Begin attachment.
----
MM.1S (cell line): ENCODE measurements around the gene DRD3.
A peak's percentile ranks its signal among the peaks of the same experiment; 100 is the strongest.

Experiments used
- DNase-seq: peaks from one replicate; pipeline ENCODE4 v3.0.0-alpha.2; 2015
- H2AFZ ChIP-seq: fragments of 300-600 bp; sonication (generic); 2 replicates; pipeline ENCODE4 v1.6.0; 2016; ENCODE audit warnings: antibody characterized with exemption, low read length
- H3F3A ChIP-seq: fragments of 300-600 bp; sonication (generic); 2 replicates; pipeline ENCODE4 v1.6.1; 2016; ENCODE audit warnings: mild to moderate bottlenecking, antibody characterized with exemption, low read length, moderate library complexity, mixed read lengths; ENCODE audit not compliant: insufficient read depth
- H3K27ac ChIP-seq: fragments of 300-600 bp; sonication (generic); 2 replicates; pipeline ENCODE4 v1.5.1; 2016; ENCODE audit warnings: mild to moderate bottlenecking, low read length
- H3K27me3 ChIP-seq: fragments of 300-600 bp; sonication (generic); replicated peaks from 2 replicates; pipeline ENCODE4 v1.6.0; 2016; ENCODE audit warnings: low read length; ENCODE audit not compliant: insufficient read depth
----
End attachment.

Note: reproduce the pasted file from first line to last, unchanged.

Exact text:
MM.1S (cell line): ENCODE measurements around the gene DRD3.
A peak's percentile ranks its signal among the peaks of the same experiment; 100 is the strongest.

Experiments used
- DNase-seq: peaks from one replicate; pipeline ENCODE4 v3.0.0-alpha.2; 2015
- H2AFZ ChIP-seq: fragments of 300-600 bp; sonication (generic); 2 replicates; pipeline ENCODE4 v1.6.0; 2016; ENCODE audit warnings: antibody characterized with exemption, low read length
- H3F3A ChIP-seq: fragments of 300-600 bp; sonication (generic); 2 replicates; pipeline ENCODE4 v1.6.1; 2016; ENCODE audit warnings: mild to moderate bottlenecking, antibody characterized with exemption, low read length, moderate library complexity, mixed read lengths; ENCODE audit not compliant: insufficient read depth
- H3K27ac ChIP-seq: fragments of 300-600 bp; sonication (generic); 2 replicates; pipeline ENCODE4 v1.5.1; 2016; ENCODE audit warnings: mild to moderate bottlenecking, low read length
- H3K27me3 ChIP-seq: fragments of 300-600 bp; sonication (generic); replicated peaks from 2 replicates; pipeline ENCODE4 v1.6.0; 2016; ENCODE audit warnings: low read length; ENCODE audit not compliant: insufficient read depth